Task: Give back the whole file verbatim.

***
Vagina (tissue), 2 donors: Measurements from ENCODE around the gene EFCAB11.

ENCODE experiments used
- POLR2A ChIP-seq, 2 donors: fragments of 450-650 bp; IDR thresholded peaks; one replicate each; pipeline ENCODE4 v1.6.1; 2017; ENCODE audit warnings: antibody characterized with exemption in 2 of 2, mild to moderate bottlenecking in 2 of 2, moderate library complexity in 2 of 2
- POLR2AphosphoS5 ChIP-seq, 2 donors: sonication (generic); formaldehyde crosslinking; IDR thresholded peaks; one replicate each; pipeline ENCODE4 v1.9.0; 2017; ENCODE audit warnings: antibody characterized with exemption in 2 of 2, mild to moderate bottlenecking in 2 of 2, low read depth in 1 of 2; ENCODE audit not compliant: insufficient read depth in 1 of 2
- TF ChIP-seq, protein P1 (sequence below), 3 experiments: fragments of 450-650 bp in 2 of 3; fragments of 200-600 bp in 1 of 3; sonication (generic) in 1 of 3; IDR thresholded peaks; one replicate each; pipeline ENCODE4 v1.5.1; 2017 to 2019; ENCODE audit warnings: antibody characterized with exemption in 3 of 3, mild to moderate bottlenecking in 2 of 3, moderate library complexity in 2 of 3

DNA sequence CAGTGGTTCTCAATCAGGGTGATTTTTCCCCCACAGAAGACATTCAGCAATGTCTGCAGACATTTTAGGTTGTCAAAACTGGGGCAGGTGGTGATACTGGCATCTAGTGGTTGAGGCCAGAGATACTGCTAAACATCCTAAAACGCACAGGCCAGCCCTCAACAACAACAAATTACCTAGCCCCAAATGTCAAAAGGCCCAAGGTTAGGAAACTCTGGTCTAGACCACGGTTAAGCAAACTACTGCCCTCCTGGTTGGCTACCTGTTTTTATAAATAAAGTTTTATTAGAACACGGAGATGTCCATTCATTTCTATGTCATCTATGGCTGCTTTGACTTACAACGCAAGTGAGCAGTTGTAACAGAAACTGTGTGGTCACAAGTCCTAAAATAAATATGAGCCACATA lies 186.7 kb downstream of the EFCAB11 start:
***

Vagina (tissue), 2 donors: Measurements from ENCODE around the gene EFCAB11.

ENCODE experiments used
- POLR2A ChIP-seq, 2 donors: fragments of 450-650 bp; IDR thresholded peaks; one replicate each; pipeline ENCODE4 v1.6.1; 2017; ENCODE audit warnings: antibody characterized with exemption in 2 of 2, mild to moderate bottlenecking in 2 of 2, moderate library complexity in 2 of 2
- POLR2AphosphoS5 ChIP-seq, 2 donors: sonication (generic); formaldehyde crosslinking; IDR thresholded peaks; one replicate each; pipeline ENCODE4 v1.9.0; 2017; ENCODE audit warnings: antibody characterized with exemption in 2 of 2, mild to moderate bottlenecking in 2 of 2, low read depth in 1 of 2; ENCODE audit not compliant: insufficient read depth in 1 of 2
- TF ChIP-seq, protein P1 (sequence below), 3 experiments: fragments of 450-650 bp in 2 of 3; fragments of 200-600 bp in 1 of 3; sonication (generic) in 1 of 3; IDR thresholded peaks; one replicate each; pipeline ENCODE4 v1.5.1; 2017 to 2019; ENCODE audit warnings: antibody characterized with exemption in 3 of 3, mild to moderate bottlenecking in 2 of 3, moderate library complexity in 2 of 3

DNA sequence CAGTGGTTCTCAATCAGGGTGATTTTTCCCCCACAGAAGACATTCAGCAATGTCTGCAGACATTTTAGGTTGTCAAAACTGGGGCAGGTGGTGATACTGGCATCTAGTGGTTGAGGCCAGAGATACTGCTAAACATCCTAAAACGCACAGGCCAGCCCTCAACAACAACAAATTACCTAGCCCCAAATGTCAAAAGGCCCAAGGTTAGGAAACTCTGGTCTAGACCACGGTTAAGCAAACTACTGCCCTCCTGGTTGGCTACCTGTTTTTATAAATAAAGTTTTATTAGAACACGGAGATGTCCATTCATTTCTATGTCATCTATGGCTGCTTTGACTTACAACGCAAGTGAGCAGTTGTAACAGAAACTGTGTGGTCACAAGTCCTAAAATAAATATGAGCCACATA lies 186.7 kb downstream of the EFCAB11 start: